My dad is feeling it. He’s got his hand on his thigh and he’s getting low, making that mean-grooving face a person makes when the music hits just right.
Searchin’. Darlington County. Sweet Home Alabama. Me and Bobby McGee.
It’s 1975. It’s 1984. It’s 1991.
My mom is stomping her feet and shaking her head. It’s the “Pami March” and it’s just the way she does it, all side to side shimmy with some alternating shoulder shrugs for good measure. Her eyes sparkle and shine. She’s grinning up at my dad and simultaneously shooting her love beams in every direction.
My grandmother has both pointer fingers up in the air and she’s wiggling her Betty the Best ass like nobody’s business. White polyester pants and open-toe sandals, a navy blue top with white piping and a collar. Her boob-shelf moves in time like a roving unit. Her legendary bosom presents itself like an absolute force of nature, and by God, in her pre-cancer late 70s, it sure as hell is.
I can still see it. The dancing. All of us together.
It was common place in my house growing up. When the family got together for special occasions, we danced. Way back when, my cousins would come down from New Hampshire, or up from one of the Carolina’s (or Maryland). We would eat lasagna off Melamine plates, or Sauerbraten with red cabbage from an ancient cast iron pot, or juicy burgers off the Weber. While the Hummels watched from the shelves, we would clean the messy little lake house kitchen, the one with no counter space and no dishwasher, the one with just two cabinets and an assortment of painted cutting boards above the stove.
The adults would venture into the living room, the one with the Big Buck mounted above the fireplace, and they’d drink, and argue, and laugh, and smoke cigarettes. My uncles would tell us stories about the 50s and 60s—their youthful shenanigans, their high school years in the city, and being in the service, and first jobs, and how they met our gorgeous mothers.
Once upon a time, they were cool wanderers in slim pants, buffalo plaid, Woolrich jackets, and duck tails and black wayfarers. They had dogs, and rifles, and music collections. In photographs, the four siblings squinted at the sun and stood solidly together, in front of a snow drift, or against the backdrop of Candlewood Lake and the little lake house before my parents remodeled, before their lives changed with kids, and mortgages, and distance, and time.
Someone would eventually put a record on the stereo. Or press play. And that was all she wrote. We were up on our feet like hillbillies with no other place to be but home, and by God, in those moments, we sure as hell were.
Ripple. Still The One. Brick House.
Rock & Roll, Country, Motown.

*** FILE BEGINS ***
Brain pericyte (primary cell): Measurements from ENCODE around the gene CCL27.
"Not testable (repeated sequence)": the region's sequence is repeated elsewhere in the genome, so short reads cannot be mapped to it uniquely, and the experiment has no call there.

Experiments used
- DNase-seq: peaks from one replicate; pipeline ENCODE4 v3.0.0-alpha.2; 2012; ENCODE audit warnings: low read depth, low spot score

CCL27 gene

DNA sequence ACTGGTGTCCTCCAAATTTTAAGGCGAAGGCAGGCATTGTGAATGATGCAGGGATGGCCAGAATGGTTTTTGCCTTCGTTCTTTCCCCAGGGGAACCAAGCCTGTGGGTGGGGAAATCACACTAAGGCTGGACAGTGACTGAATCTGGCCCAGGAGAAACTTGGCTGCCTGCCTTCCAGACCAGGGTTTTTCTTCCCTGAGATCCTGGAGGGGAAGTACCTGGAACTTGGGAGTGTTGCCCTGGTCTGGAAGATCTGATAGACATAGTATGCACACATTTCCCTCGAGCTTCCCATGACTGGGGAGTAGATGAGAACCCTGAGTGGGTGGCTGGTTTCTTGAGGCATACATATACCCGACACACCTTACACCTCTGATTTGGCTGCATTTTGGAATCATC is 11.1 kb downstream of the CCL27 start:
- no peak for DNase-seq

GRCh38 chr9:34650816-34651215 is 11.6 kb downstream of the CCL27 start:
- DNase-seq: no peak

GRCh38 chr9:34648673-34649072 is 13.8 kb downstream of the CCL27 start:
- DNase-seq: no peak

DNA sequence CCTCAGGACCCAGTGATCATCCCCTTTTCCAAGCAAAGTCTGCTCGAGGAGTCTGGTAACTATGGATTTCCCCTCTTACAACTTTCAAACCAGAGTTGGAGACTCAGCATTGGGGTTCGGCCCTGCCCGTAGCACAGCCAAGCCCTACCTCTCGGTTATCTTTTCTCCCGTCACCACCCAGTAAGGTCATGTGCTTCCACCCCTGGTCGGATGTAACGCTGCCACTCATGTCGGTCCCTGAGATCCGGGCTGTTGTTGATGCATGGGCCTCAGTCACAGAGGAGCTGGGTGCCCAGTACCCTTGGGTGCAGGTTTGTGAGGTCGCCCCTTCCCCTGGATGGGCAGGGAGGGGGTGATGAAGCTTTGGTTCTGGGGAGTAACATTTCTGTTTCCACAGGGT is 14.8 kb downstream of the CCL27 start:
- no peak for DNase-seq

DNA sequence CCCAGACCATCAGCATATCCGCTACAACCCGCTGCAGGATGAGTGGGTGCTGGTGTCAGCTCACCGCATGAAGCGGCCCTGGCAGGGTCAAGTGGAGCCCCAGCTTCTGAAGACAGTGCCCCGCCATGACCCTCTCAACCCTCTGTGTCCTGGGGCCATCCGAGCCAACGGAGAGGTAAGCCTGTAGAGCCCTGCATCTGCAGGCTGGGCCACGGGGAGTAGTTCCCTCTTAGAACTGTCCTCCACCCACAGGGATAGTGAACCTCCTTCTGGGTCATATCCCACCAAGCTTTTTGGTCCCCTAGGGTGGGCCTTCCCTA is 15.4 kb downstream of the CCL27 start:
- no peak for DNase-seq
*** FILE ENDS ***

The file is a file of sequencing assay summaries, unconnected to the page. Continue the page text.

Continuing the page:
Creedence Clearwater Revival, Hank Williams, The Supremes.
Out came the LPs. Out came the CDs. Out came the 45s.
We’d dance away our current realities. No war, no corruption, no personal struggle, no resentment. Our restless limbs found an outlet. We clapped away our fears. We emptied our worried minds. Our beating hearts pumped blood and rejoiced in our bursts of movement because it affirmed the obvious: we were connected, and whole, and not dead yet. When we danced, we somehow found a bit of refuge, just family being family in a way no other family could ever be.
In the summer, for Thanksgiving, at Christmas. All through grade school, middle school, high school, and college, they fused us cousins together. We lined up, all nine of us, oldest to youngest. We accepted envelopes from our grandmother, each housing a crisp, brand new 100 dollar bill. We put on skits to entertain them, we took turns falling down the basement stairs, and we went for long walks to the “big rock” just to get out of the house, or go get high, or find a place to chug some stolen beers.
But, we all came back. We came back in time for the dancing.
We danced to live in the present. And we danced to honor the past. We danced because we were drunk, indeed.
The image of my family intact, no one yet passed away, everyone with us, happy and healthy, crowding the middle space of our small living room flashes through my mind this time of year as if it was yesterday. I can hear us. I can see us. Little kids holding hands swinging in a circle. Adults leaning in, going for it with the harmonies. We danced until we were sweaty, until we had to sit down. We sang so much our voices grew hoarse. For me, it’s the “perfect intangible”—the unframed picture I hold near and dear.
Doesn’t have to be a holiday. Or a special occasion.
Put down your phones, tell a story about your youth, and dance with your family. Get up and dance until you have to sit down.
It’s one of the last great best things we can do.